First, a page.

Many of Ivins’ co-workers blamed his evident psychological disintegration on the constant harassment by the FBI, and said his suicide should not be viewed as an admission of guilt. Local police have refused to reveal whether Ivins left a suicide note.
The official statement issued by USAMRIID said the agency “mourns the loss of Dr. Bruce Ivins, who served the institute for more than 35 years as a civilian microbiologist.” Time magazine commented: “That seems like an unusual thing to say if you believe one of your employees had something to do with an anthrax attack.”
The magazine continued, “It now remains incumbent on the FBI to reveal what information it had linking Ivins to the attacks. Given the federal government’s record on the anthrax investigation, and the national security interests involved, Ivins’ death should not be used as an excuse for the case to be closed without a full, public airing.”
The Los Angeles Times reported similar sentiments expressed by the lawyer for the family of Bob Stevens, the photo editor for the Sun tabloid who died in the first anthrax mailing. “The family definitely wants to be able to see the evidence that the FBI has accumulated, that they’re not just trying to make this guy a scapegoat,” Schuler said.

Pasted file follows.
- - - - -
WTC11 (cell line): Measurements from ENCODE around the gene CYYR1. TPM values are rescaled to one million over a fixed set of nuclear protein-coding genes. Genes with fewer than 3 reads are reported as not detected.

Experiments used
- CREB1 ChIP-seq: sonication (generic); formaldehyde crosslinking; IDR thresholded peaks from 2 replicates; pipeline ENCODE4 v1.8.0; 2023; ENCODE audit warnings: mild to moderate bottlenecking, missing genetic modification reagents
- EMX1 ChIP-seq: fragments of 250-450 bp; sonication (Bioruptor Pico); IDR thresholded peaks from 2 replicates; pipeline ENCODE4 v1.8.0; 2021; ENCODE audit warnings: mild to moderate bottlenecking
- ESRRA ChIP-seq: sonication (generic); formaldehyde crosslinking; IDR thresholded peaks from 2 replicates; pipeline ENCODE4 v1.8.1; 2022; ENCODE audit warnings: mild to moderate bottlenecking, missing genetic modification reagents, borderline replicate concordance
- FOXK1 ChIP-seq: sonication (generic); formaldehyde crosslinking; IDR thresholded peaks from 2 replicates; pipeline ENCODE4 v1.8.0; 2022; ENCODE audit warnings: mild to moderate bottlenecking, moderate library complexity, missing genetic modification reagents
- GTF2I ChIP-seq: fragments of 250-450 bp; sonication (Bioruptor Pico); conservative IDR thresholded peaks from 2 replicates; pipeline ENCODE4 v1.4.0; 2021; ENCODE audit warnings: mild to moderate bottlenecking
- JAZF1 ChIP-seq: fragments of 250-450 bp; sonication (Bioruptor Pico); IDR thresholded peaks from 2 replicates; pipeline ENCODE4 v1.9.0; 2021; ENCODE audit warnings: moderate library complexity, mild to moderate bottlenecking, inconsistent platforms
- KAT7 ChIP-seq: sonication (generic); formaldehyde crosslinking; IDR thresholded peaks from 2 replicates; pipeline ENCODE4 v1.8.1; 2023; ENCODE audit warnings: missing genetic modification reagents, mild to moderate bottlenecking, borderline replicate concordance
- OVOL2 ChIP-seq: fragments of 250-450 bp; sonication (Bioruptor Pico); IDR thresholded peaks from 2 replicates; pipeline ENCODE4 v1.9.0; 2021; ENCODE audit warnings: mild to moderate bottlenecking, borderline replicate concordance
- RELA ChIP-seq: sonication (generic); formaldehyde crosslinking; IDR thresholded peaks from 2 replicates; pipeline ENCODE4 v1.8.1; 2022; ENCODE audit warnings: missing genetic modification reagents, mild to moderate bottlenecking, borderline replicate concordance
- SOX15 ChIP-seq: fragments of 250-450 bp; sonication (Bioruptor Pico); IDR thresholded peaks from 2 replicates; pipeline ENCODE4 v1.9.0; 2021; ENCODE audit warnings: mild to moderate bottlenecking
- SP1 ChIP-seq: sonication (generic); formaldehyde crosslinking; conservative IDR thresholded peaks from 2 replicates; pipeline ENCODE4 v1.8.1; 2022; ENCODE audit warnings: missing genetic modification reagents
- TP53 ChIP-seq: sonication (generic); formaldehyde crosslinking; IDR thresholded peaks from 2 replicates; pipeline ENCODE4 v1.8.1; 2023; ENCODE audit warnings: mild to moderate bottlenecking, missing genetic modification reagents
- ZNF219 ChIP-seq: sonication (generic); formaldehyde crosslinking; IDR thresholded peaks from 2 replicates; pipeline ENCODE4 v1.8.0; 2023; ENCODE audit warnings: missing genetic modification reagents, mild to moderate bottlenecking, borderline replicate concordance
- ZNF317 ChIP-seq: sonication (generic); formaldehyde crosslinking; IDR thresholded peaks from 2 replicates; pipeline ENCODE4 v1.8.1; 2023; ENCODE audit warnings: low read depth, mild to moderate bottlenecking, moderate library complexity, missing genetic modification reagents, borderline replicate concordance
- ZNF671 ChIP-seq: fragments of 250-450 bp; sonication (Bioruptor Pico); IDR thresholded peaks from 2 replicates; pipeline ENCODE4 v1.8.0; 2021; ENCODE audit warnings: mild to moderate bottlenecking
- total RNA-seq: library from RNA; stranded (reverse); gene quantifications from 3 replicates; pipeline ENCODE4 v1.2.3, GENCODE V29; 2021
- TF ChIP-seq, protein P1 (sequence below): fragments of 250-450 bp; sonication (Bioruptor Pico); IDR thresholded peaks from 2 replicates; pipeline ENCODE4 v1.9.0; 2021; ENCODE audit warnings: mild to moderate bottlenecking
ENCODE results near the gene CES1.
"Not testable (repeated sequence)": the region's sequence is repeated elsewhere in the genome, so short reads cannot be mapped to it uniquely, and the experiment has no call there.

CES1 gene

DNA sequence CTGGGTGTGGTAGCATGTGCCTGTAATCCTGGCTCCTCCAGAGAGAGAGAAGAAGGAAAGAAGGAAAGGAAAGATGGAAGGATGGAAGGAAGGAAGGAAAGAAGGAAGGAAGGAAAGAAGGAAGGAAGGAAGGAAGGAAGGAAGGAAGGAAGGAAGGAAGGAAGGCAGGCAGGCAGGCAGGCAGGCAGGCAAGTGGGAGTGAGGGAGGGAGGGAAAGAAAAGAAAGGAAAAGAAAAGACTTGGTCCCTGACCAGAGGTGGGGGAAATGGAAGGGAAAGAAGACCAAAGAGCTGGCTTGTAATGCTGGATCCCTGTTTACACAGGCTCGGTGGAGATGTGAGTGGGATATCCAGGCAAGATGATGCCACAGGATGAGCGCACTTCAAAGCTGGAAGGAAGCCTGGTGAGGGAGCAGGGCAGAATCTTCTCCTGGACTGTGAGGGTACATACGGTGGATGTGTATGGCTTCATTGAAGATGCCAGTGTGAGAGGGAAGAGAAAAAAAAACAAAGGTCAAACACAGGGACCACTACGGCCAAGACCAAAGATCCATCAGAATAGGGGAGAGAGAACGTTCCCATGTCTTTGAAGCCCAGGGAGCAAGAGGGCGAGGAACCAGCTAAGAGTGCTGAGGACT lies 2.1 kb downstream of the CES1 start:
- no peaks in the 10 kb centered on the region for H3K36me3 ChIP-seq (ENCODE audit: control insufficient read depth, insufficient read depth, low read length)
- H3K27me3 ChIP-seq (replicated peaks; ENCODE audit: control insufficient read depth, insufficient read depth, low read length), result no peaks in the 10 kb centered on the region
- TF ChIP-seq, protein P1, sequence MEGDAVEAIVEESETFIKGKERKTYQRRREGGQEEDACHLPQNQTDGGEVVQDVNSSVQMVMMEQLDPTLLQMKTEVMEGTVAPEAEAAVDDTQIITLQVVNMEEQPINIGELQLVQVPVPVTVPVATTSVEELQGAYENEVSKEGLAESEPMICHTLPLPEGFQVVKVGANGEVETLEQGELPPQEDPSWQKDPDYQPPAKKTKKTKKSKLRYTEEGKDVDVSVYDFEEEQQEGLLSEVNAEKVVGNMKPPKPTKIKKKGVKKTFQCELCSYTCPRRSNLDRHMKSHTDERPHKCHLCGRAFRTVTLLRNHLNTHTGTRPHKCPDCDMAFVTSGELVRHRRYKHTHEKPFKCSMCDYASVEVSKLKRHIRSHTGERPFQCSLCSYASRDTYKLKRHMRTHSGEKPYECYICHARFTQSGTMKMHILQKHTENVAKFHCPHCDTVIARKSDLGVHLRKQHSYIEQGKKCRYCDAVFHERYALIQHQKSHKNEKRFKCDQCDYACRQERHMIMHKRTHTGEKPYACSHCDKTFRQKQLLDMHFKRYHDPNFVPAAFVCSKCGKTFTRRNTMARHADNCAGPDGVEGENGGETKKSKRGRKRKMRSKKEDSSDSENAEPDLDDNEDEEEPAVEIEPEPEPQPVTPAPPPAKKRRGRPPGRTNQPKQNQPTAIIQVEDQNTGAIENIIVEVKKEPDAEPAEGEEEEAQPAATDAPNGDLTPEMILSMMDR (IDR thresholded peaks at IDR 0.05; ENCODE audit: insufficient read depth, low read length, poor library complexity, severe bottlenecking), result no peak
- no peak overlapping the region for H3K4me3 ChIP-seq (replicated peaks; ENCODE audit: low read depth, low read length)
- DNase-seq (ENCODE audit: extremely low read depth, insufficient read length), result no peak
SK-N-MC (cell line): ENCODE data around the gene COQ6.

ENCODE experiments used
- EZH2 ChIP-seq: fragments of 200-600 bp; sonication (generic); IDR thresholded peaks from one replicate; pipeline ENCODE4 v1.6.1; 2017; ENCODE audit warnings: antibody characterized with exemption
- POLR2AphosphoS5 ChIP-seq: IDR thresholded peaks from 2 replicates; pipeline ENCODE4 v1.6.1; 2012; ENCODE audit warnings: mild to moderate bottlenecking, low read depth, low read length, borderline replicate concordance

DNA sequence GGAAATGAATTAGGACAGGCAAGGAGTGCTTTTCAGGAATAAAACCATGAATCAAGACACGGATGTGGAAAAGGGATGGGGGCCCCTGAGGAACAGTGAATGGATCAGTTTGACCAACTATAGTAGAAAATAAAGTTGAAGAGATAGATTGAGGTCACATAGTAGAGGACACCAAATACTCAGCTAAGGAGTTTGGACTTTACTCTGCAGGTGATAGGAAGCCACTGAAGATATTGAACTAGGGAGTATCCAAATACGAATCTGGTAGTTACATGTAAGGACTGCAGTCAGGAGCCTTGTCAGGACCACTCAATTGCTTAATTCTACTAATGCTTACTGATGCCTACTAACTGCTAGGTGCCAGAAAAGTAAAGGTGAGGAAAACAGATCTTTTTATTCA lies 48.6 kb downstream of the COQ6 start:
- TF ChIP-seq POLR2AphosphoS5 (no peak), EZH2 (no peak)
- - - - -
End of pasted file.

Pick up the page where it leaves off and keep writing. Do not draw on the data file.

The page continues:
Several press accounts cited FBI officials and government scientists who could not be quoted by name, claiming that Ivins was identified as the anthrax mailer through the use of sophisticated new DNA testing techniques that were not available at the time of the attacks, which killed five people and sickened 17 more between late September and early November 2001.
The Associated Press (AP) reported that DNA testing had conclusively linked the strain of anthrax used in the mailing to the biological weapons laboratory at Fort Detrick, near Frederick, Maryland, where Ivins worked, and to his work area within the lab. “It had to do with the very specific characteristics in the DNA of the letters and what was in Bruce’s labs,” an unidentified scientist told AP. “They were cultures he was personally responsible for.”
The AP report noted, however: “Dozens of other researchers in Ivins’ lab also had access to the type of Ames strain used in the attacks, the scientist said, meaning the DNA alone is not enough to prove his guilt.”
FBI and Justice Department officials have so far refused to release any evidence that would conclusively link Ivins to the anthrax mailings, citing the secrecy of grand jury proceedings. The next step could be an official decision to shut down the investigation and dissolve the grand jury, on the supposition that Ivins was a lone attacker and cannot now be prosecuted.
The downside to such an action—from the standpoint of these agencies—is that they could then be compelled to release the files of the case, either through congressional hearings or Freedom of Information Act suits brought by the press or the families of the victims.